The cautious road ahead for Republicans

The president sought to start a war last night.

In Barack Obama’s announcement revealing the details of an executive order on immigration, he tried to frame his as a plan that was specific and tailored. Obama reaffirmed the principles in deferred action for childhood arrivals (DACA), expanded the age of those DACA-eligible children of illegal immigrants to 33 and above, and reaffirmed his commitment not to deport the parents of those children, who were not going to be deported anyway, so long as they have lived in the United States for five years.

That is what Obama said, and that is what his audience heard. The practical effects of the president’s move are more far-reaching and will have an immeasurably deleterious effect on American civic culture.

Obama did not mention it, but his plan will also allow millions of eligible illegal immigrants to receive work permits and compete for jobs alongside American citizens. Obama effectively codified the principle that bringing a child into the United States is a ticket to legal status, which will inevitably result in new waves of immigrants from South and Latin America sweeping across the border. The president declared millions of illegal immigrants, without much specificity, ineligible for deportation which expands the powers of prosecutorial discretion to a ludicrous degree. The executive has the power to accelerate or decelerate enforcement priorities, not to abjure the enforcement of the law entirely.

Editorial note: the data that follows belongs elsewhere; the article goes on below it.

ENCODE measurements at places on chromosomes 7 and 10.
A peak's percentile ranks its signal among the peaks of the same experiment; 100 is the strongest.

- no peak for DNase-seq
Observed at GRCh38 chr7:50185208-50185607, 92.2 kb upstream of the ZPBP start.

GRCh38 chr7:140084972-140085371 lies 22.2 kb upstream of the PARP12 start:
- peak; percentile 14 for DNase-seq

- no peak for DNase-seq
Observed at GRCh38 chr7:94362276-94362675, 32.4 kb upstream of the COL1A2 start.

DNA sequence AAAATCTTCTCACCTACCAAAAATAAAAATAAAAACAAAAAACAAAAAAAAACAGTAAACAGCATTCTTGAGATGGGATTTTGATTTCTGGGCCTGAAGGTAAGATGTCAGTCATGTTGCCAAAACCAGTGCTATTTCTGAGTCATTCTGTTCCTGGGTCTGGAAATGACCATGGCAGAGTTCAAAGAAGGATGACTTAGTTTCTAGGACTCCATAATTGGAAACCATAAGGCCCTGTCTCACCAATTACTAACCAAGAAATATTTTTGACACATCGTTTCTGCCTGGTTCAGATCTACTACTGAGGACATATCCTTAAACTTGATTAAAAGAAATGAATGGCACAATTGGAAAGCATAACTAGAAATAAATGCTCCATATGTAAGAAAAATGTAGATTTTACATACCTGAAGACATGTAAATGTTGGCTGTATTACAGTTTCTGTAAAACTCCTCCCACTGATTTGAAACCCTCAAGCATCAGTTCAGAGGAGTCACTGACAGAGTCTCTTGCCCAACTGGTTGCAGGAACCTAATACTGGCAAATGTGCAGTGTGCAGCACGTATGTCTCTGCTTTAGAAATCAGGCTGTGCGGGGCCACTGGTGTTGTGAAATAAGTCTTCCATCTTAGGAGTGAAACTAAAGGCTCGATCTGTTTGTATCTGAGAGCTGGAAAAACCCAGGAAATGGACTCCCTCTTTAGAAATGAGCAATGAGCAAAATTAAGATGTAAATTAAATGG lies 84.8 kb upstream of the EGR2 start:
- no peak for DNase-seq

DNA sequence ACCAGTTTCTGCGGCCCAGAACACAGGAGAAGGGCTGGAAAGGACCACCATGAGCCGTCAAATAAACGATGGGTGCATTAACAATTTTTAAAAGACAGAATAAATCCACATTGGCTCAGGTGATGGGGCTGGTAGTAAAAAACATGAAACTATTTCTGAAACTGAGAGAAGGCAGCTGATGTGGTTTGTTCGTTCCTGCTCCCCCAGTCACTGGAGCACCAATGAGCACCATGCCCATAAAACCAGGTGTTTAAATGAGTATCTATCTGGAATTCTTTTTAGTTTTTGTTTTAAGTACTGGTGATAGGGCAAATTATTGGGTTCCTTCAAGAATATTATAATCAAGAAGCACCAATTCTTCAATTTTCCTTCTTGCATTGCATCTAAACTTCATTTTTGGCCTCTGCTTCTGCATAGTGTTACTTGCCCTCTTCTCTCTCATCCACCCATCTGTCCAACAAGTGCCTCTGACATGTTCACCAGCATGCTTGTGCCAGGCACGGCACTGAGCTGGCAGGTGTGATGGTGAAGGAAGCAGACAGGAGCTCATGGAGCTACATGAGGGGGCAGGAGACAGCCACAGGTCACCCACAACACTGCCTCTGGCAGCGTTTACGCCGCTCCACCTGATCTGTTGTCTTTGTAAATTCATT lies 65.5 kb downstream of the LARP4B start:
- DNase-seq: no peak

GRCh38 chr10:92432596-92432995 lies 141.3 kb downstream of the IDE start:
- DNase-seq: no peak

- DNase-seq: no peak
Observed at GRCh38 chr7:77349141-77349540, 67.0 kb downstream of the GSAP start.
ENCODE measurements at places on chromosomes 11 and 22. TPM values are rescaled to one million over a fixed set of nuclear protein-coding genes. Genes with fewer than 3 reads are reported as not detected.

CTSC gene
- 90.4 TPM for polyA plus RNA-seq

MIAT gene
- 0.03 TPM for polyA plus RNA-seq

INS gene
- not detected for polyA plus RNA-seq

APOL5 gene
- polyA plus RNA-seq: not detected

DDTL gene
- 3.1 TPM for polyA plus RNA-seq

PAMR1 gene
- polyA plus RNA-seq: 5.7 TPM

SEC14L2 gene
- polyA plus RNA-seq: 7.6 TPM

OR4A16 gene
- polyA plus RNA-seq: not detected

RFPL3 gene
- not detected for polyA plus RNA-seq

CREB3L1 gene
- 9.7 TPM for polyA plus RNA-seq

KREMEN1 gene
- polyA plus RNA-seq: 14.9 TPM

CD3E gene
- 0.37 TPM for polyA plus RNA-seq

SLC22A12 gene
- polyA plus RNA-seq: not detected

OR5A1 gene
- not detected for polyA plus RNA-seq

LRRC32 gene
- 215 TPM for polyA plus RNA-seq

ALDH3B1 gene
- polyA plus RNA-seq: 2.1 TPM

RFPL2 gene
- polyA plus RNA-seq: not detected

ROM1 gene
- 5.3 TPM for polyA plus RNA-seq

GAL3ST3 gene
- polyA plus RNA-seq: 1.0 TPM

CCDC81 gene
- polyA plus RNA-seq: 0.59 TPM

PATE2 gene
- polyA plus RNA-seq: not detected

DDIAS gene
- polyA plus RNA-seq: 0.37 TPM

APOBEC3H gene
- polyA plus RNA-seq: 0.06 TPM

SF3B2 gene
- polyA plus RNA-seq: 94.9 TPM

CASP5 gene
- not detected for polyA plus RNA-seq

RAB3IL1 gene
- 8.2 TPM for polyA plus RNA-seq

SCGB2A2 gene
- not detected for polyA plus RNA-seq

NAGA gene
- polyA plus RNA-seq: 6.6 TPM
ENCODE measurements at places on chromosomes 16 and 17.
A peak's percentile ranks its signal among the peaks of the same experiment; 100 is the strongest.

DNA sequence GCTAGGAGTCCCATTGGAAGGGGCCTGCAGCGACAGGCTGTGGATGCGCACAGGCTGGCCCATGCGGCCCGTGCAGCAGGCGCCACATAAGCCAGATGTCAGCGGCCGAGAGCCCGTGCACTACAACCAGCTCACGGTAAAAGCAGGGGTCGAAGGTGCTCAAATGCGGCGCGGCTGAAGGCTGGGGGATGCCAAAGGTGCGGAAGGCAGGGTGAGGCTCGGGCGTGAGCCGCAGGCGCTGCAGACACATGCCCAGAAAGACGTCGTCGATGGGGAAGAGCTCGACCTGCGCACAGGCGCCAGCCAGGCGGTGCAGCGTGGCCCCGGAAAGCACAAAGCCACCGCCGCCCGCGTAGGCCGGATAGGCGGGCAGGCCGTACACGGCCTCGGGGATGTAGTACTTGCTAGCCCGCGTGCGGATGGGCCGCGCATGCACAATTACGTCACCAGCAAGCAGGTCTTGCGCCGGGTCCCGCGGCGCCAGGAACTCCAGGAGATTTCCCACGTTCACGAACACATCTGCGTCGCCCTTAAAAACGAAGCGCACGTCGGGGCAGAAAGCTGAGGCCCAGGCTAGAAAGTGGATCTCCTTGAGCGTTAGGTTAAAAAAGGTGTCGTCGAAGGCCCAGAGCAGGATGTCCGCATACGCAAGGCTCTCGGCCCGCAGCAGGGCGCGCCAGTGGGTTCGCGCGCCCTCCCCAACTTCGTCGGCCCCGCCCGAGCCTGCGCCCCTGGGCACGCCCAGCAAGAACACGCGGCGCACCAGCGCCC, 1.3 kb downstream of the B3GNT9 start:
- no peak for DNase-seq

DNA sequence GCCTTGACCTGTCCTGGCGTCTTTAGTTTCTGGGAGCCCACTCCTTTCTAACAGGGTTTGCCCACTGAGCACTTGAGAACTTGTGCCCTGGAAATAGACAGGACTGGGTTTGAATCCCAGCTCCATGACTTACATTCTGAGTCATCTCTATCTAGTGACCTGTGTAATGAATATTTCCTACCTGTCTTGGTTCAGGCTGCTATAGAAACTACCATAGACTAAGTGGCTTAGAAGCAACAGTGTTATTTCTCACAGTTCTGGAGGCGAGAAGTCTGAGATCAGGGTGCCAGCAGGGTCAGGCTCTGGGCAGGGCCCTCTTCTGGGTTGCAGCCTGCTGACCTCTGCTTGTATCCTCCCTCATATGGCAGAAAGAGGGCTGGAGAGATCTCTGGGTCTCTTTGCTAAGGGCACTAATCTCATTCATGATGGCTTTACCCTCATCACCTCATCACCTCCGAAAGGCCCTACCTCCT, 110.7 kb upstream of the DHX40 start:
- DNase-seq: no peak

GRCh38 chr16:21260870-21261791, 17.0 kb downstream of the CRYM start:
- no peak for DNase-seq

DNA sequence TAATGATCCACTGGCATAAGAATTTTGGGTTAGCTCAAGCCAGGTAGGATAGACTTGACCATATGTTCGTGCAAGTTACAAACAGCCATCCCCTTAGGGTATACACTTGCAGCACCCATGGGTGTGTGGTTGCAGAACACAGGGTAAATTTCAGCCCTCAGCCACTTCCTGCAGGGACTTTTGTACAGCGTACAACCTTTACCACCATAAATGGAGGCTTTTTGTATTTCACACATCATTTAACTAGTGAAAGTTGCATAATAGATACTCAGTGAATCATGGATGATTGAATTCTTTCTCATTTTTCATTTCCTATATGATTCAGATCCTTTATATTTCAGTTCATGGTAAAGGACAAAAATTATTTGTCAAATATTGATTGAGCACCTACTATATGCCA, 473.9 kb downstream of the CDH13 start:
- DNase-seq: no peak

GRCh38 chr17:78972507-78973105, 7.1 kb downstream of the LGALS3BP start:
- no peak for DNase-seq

“Not really changing immigration law as much as erasing it,” The Washington Examiner’s Byron York observed, and he is right. But average Americans did not hear that. They heard the president wax poetic about the plight of the working illegal immigrant, an individual who is not a theoretical construct but a person of flesh and blood to millions of good-hearted Americans. They heard him weave flowery prose into a compelling narrative, around which he proposed circumspect action to make an unfair system fairer. Looming, the president warned, is the threat posed by overzealous Republicans who will seek to challenge his self-evidently sensible measure in the courts, or even shut down the government in a fit of irrational pique.

For all this administration’s bravado, they seem to be aware that they are entering uncharted waters. At the very least, the White House knows the legal precedent for their actions is a dubious one.

White House advisor Dan Pfeiffer told CNN just hours before the president’s speech that legislation is the correct way to reform the immigration system, and that the president’s actions will be as narrowly tailored as possible so as to accommodate the future action of Congress. “It’s not appropriate for the president, by fiat, to say that he can do every single thing that was in the comprehensive immigration reform bill,” White House Political Director David Simas agreed. When ABC News reporter Jonathan Karl pressed White House Press Sec. Josh Earnest as to whether the president would veto a budget passed by the new Republican Congress which defunds the implementation of this immigration action, he hedged.